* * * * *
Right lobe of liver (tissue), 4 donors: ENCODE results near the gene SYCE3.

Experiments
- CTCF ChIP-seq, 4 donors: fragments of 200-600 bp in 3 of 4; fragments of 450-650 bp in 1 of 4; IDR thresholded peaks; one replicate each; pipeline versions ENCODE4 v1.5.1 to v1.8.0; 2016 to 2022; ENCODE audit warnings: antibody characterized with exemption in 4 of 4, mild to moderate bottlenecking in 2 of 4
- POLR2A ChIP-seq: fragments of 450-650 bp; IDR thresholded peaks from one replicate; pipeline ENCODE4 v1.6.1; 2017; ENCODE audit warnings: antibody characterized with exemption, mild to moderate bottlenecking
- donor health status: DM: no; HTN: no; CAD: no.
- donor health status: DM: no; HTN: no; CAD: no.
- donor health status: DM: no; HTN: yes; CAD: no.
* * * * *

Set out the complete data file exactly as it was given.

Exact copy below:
Right lobe of liver (tissue), 4 donors: ENCODE results near the gene SYCE3.

Experiments
- CTCF ChIP-seq, 4 donors: fragments of 200-600 bp in 3 of 4; fragments of 450-650 bp in 1 of 4; IDR thresholded peaks; one replicate each; pipeline versions ENCODE4 v1.5.1 to v1.8.0; 2016 to 2022; ENCODE audit warnings: antibody characterized with exemption in 4 of 4, mild to moderate bottlenecking in 2 of 4
- POLR2A ChIP-seq: fragments of 450-650 bp; IDR thresholded peaks from one replicate; pipeline ENCODE4 v1.6.1; 2017; ENCODE audit warnings: antibody characterized with exemption, mild to moderate bottlenecking
- donor health status: DM: no; HTN: no; CAD: no.
- donor health status: DM: no; HTN: no; CAD: no.
- donor health status: DM: no; HTN: yes; CAD: no.